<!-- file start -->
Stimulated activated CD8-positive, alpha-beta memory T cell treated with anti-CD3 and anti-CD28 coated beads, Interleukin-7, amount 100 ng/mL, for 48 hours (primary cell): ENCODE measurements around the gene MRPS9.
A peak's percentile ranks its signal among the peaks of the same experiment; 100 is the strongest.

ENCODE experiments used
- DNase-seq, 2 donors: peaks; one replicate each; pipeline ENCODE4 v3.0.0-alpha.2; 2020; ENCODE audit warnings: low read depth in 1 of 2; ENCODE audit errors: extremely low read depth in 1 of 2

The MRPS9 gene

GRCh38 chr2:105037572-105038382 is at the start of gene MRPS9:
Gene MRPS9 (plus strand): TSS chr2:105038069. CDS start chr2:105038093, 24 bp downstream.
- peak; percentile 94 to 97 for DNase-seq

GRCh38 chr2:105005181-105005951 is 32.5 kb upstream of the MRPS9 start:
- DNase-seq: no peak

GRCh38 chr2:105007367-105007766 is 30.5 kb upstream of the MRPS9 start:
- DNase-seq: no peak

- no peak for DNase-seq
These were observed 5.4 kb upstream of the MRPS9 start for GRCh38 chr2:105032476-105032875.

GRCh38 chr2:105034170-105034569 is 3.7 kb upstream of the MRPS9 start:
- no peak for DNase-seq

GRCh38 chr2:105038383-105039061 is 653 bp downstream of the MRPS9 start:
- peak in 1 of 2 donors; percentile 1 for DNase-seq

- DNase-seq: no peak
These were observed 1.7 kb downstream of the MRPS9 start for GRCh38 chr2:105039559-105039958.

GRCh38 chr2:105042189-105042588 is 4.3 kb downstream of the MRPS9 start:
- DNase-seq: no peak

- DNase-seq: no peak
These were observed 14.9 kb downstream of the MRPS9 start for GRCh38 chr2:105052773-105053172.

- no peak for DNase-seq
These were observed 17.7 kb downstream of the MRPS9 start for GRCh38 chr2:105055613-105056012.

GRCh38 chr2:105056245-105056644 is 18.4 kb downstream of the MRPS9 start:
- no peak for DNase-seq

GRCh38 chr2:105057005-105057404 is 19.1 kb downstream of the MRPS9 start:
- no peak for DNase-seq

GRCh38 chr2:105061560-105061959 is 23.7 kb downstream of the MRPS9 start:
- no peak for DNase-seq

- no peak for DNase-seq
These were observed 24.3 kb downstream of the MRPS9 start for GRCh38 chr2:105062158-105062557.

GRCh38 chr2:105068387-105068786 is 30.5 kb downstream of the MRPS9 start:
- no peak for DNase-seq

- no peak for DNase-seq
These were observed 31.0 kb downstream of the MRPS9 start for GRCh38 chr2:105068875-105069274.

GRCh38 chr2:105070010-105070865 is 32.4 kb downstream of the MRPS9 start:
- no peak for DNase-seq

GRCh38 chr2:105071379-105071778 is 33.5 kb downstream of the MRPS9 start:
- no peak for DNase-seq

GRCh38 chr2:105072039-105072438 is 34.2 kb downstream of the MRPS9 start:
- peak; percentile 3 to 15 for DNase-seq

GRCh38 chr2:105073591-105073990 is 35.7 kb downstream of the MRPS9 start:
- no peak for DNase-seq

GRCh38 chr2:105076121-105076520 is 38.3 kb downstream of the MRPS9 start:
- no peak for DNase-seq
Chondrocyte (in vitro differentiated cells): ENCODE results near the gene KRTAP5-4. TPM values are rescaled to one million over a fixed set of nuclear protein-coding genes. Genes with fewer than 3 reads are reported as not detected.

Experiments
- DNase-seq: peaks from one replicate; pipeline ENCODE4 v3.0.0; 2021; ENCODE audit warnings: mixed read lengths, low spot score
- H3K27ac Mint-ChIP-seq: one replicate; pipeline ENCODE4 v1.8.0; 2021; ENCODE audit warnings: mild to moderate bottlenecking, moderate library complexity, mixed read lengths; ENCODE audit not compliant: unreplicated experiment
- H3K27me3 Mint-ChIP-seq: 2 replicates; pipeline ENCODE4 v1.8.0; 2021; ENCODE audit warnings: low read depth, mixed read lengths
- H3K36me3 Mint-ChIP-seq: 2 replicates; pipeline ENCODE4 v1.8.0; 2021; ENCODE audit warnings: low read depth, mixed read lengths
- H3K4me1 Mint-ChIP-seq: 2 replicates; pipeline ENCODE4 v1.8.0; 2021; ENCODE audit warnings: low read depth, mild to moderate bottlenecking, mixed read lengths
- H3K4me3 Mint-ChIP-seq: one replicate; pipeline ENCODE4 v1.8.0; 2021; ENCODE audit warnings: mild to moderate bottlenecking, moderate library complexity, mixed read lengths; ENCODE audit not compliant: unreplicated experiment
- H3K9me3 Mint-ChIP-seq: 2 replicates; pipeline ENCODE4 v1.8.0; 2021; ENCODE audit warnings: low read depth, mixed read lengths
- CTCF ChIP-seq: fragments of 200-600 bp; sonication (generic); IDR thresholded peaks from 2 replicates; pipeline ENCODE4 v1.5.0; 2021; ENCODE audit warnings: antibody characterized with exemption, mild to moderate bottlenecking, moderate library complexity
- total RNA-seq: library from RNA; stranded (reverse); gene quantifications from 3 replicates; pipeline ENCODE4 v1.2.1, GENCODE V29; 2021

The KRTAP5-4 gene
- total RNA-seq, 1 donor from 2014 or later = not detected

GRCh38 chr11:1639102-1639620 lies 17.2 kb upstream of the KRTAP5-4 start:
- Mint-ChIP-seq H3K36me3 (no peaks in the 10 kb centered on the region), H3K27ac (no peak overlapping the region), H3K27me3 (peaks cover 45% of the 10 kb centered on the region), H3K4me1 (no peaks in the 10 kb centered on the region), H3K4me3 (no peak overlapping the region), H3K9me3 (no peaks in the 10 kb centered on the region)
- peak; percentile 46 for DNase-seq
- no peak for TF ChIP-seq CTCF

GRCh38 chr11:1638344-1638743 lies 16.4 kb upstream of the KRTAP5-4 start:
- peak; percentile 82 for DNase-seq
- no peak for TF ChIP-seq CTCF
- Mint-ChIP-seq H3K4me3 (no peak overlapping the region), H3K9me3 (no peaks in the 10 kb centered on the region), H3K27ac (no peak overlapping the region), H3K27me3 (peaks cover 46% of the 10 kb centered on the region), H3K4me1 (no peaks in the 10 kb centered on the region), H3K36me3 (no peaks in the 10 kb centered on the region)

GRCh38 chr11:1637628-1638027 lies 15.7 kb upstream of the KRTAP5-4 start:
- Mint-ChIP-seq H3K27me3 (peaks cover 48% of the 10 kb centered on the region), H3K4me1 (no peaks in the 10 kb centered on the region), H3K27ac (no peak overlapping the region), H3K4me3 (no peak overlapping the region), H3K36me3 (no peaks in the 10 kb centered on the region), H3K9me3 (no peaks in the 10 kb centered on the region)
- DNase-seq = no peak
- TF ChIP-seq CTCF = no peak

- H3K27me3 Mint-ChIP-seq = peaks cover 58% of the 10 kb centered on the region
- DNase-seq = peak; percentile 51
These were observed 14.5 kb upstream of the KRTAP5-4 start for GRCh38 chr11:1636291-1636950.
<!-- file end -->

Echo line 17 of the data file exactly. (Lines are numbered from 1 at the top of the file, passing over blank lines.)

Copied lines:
GRCh38 chr2:105038383-105039061 is 653 bp downstream of the MRPS9 start: